It is all too human to get discouraged from time to time by the enormity of our circumstances, the lack of apparent movement forward, a sense of disconnection with God only to all back into the splat of our own wants and needs. But no matter where we are on the journey Christ, as we have sung today, goes before, beside, behind us to comfort and restore us!
Our author to the Letters of the Hebrews is a wise spiritual coach who shares four spiritual guidelines to help us persevere first of all, RECALL you and I are surrounded by a “cloud of witnesses. Imagine that you and I are all athletes, Olympians even encircled in a huge arena by all the saints who have gone before us. Saints that we celebrate on special days in the liturgical year and saints in our own lives who completed their own spiritual races, obediently, faithfully,
in spite of the obstacles they faced. Because remember as writer Robert Louis Stephenson penned, “Saints are sinners who kept on going” and those saints who kept on going are not spectators who merely observe as you walk, run, trudge, or skip through life but rather witnesses
folks who have experienced life as you may have and appreciate the blood, sweat, and tears in the spiritual journey.
The Cloud of Witnesses, the Communion of the Saints celebrate among us as we stand at the altar rail to receive Holy Communion root for us when we are on track, weep for us when we stumble, call for us to return when we wander, encourage us to live closer to God all the way to the finish line.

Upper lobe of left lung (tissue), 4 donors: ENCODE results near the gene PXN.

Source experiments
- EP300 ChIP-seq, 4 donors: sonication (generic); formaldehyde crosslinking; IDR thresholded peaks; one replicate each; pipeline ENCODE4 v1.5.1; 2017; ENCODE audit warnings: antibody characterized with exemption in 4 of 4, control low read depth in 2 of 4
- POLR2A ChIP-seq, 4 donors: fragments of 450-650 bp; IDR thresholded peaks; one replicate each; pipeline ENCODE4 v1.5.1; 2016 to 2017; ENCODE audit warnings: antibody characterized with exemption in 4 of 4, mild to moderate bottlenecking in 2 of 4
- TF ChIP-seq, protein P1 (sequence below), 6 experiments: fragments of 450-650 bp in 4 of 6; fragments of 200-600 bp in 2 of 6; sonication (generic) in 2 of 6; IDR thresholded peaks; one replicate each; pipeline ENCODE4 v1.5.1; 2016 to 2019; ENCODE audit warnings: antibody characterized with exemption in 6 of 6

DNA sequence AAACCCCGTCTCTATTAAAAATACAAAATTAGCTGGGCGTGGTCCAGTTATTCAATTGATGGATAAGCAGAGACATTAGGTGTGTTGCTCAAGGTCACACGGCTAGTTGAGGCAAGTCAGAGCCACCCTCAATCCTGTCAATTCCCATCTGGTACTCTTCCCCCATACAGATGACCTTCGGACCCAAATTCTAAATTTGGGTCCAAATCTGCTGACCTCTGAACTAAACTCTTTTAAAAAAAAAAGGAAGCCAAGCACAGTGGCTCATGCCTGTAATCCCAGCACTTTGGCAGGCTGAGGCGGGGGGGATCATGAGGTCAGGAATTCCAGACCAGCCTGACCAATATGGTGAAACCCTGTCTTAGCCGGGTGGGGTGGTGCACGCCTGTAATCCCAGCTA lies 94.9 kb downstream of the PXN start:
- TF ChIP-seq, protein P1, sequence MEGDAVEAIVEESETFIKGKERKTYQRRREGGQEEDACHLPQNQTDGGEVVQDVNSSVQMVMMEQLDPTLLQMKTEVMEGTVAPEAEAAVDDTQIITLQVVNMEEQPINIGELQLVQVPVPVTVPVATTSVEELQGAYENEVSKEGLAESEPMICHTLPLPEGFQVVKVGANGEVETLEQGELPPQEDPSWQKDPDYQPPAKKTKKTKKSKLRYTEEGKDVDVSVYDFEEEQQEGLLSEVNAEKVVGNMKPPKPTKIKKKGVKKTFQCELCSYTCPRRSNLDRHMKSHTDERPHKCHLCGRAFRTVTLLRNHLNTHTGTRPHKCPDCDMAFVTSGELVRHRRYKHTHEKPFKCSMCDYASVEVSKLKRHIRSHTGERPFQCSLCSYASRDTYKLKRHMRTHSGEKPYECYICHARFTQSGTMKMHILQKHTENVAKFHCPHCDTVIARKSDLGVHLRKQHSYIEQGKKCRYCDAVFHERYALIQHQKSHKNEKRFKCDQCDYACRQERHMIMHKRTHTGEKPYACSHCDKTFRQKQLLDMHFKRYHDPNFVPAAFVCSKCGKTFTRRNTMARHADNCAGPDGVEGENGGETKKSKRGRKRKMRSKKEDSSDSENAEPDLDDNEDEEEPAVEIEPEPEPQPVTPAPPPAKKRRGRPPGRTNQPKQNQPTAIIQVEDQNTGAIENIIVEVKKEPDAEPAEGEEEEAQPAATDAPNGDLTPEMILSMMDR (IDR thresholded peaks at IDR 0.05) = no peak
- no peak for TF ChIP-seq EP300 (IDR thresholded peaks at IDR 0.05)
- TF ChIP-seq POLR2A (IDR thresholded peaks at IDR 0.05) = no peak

Secondly we are to remove what weighs us down so we can persevere like track stars, swimmers, and athletes who shed their warm-up gear before their race we too must lay aside that which weighs down our hearts and spirits. What might God be calling you to lay aside? Perhaps it is worry or fear which keeps you from seeing the beauty in life, feeling grateful, and experiencing God in the present. Or maybe it is unresolved anger which keeps you from forgiving others, or even yourself, and leaves you lacking compassion and drinking emotional battery acid which eats away at your spirit. Or better yet maybe God is calling you to let go of a fixed mindset that has seduced you into believing I am too old or too fixed in my ways, to allow God to ignite a new passion in me, to help me stretch and grow in new ways.